In 2015, St. Lawrence received a $240,000 Mellon Grant to establish the Global Gateways program in order to advance a summer immersion program for first-year international students, develop faculty and staff training workshops and create an ambassador program with first-year domestic students. The program aims to help the growing number of international students better transition to academic and campus life.
“SLU has a long history of incorporating global engagement into the broader curriculum, offering intercultural and area studies programs in African studies; African-American studies; Asian studies; European studies; Caribbean, Latin American, and Latino studies; Canadian studies; global studies; and Native American studies,” said Karl Schonberg, vice president and dean of Academic Affairs. “Departments across our campus in the arts, humanities, sciences, and social sciences all offer courses each semester that incorporate global perspectives and count towards our interdisciplinary area studies programs. Moreover, the SLU curriculum includes a very robust and challenging Diversity Requirement along with an Integrative Learning Component (ILC) through which students can engage with global issues.”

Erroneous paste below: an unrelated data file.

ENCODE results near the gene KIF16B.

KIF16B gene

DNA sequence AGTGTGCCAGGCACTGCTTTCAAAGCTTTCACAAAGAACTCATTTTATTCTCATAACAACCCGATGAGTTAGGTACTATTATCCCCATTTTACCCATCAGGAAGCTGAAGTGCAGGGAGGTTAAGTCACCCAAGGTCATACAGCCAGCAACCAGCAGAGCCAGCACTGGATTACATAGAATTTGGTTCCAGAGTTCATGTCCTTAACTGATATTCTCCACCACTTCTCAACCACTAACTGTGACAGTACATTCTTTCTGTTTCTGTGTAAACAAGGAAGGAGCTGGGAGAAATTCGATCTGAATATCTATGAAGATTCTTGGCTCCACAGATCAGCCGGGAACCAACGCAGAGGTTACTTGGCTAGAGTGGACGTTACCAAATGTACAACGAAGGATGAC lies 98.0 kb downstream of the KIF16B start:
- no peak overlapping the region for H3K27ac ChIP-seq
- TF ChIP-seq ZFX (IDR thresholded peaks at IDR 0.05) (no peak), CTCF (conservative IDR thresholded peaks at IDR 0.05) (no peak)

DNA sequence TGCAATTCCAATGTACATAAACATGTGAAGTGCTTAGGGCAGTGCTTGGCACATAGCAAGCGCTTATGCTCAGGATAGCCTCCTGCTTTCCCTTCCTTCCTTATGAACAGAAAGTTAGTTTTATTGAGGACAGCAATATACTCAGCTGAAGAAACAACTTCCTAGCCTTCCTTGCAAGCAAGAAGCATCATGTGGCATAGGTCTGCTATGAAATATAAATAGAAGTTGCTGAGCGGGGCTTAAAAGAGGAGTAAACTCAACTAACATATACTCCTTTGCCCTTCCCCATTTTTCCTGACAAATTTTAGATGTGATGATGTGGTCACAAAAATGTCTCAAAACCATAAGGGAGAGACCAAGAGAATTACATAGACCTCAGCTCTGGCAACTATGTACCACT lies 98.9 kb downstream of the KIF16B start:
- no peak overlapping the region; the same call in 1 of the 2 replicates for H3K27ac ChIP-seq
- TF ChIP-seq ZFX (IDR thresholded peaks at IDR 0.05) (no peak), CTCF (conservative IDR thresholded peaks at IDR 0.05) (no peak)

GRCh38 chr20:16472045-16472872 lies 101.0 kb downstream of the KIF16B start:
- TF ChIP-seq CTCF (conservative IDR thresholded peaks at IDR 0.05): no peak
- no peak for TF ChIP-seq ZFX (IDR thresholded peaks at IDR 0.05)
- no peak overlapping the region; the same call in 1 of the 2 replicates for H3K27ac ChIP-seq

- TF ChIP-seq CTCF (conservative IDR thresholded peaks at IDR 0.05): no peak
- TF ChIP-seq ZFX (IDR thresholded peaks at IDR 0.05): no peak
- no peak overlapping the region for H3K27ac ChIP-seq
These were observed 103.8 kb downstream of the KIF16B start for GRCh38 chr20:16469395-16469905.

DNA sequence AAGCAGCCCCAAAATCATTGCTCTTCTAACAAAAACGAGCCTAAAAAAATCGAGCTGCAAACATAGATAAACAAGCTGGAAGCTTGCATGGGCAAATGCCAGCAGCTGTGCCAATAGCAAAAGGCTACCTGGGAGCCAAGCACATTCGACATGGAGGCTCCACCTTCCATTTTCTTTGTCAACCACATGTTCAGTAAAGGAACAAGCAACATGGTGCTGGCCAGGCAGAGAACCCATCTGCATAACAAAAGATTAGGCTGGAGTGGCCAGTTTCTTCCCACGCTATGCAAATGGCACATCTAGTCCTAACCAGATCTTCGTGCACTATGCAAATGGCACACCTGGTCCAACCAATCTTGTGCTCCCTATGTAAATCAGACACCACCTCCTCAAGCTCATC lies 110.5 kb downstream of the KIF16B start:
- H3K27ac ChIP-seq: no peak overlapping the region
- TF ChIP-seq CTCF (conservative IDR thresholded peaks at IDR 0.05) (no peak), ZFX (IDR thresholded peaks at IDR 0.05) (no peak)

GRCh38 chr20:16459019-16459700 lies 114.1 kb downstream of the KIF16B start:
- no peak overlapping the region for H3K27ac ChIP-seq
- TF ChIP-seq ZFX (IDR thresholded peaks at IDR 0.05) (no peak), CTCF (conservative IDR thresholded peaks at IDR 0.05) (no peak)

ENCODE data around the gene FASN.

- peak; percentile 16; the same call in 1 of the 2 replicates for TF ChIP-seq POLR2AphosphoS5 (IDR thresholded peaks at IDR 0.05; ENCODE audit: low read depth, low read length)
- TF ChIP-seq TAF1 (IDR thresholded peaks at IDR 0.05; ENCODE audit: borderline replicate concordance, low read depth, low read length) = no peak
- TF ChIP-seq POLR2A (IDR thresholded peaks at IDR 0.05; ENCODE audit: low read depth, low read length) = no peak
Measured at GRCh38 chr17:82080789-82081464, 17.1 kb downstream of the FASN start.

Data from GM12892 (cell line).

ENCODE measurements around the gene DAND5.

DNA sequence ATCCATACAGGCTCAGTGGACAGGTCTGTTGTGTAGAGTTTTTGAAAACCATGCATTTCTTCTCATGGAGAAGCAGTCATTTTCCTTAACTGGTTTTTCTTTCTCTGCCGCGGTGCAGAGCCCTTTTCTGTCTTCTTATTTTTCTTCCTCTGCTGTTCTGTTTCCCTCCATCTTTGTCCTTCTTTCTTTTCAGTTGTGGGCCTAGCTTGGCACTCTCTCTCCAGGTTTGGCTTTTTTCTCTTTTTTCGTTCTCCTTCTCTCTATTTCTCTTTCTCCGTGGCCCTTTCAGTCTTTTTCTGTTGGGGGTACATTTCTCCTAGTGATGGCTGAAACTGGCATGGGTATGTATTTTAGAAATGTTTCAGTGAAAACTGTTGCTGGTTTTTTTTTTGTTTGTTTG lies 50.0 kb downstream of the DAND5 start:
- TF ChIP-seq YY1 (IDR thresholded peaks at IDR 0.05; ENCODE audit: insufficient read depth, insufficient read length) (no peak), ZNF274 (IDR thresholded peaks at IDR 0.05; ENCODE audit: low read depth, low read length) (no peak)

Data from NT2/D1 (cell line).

Named after the late Senator Paul Simon of Illinois, the NAFSA Simon Awards recognize outstanding innovation and accomplishment in campus internationalization. The awards are separated into two categories to reflect the broad array of approaches used to effectively internationalize campuses. The Senator Paul Simon Spotlight Award, which recognizes a specific international program or initiative that contributes to internationalization on campus, went to Baldwin Wallace University, Harper College and the University of Georgia.